WASHINGTON, D.C. -- Nine in 10 Americans are satisfied with the way things are going in their personal life, a new high in Gallup's four-decade trend. The latest figure bests the previous high of 88% recorded in 2003.
These results are from Gallup's Mood of the Nation poll, conducted Jan. 2-15, which also recorded a 20-year high in Americans' confidence in the U.S. economy. The percentage of Americans who report being satisfied with their personal life is similar to the 86% who said in December that they were very or fairly happy-- though the happiness figure, while high, is on the low end of what Gallup has measured historically for that question.
Despite some variation, solid majorities of Americans have reported being satisfied with their personal life over the past few decades, with an average of 83% satisfied since 1979. The historical low of 73% was recorded in July 1979, as the effects of that year's oil crisis took a toll on U.S. motorists. During that poll's fielding dates, then-President Jimmy Carter delivered his "malaise speech," which was interpreted by some as placing blame on Americans themselves for the rough economic spot the country was in.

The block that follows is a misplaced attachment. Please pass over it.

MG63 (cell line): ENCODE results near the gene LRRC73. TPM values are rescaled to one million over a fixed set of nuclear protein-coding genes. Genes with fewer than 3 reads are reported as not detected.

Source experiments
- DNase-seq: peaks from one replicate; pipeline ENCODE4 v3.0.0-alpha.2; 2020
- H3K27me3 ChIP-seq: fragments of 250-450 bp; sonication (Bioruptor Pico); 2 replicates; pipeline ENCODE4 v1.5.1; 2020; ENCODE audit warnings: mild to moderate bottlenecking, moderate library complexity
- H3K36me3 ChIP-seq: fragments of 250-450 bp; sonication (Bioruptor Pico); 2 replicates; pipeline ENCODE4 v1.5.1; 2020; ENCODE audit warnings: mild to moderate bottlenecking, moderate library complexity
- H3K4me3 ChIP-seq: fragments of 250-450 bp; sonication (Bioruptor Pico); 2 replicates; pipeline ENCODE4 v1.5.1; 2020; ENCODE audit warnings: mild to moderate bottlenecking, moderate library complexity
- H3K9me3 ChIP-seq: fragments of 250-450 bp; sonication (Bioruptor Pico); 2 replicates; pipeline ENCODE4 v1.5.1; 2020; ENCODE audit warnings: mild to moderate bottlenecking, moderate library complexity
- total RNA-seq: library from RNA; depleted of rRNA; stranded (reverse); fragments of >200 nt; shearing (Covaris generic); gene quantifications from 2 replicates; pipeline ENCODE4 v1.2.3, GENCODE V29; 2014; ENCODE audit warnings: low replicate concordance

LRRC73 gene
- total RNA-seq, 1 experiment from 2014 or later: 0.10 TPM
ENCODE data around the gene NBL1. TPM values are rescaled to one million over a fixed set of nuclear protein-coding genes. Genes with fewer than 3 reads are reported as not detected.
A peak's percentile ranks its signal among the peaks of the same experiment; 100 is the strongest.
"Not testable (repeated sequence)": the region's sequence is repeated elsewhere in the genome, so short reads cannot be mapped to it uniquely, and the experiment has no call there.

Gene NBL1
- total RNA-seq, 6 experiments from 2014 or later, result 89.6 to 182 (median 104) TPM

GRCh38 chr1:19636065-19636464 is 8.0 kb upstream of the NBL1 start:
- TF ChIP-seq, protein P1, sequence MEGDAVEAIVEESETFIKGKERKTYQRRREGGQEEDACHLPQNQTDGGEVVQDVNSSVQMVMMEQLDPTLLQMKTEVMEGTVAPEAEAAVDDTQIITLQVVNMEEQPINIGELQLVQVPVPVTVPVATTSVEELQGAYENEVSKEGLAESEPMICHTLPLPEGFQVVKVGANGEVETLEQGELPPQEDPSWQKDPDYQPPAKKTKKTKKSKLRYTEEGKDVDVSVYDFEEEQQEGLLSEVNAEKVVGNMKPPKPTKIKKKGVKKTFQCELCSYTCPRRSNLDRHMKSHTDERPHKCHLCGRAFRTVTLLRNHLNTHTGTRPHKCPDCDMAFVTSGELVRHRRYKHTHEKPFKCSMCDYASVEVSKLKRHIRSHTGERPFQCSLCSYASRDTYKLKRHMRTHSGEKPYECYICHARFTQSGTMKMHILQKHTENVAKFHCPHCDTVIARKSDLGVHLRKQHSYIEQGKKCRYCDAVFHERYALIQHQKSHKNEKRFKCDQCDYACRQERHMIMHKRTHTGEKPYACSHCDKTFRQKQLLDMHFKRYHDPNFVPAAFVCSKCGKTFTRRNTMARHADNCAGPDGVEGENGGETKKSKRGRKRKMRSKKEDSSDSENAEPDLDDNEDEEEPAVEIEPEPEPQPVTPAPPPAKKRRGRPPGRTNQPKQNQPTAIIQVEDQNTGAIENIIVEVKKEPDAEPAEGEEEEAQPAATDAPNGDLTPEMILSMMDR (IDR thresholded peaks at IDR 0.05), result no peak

The complete study from Gallup here > New High of 90% of Americans Satisfied With Personal Life
Nearly six in 10 Americans, or 59%, say they are better off financially today than a year ago, according to a new Galluppoll. That's in line with the annual national mood check's highest prior reading in January 1999.
As during the dot-com era boom, low unemployment and a buoyant stock market are boosting people's confidence in their current economic prospects, Gallup noted. The survey of more than 1,000 adults was conducted January 2 through January 15
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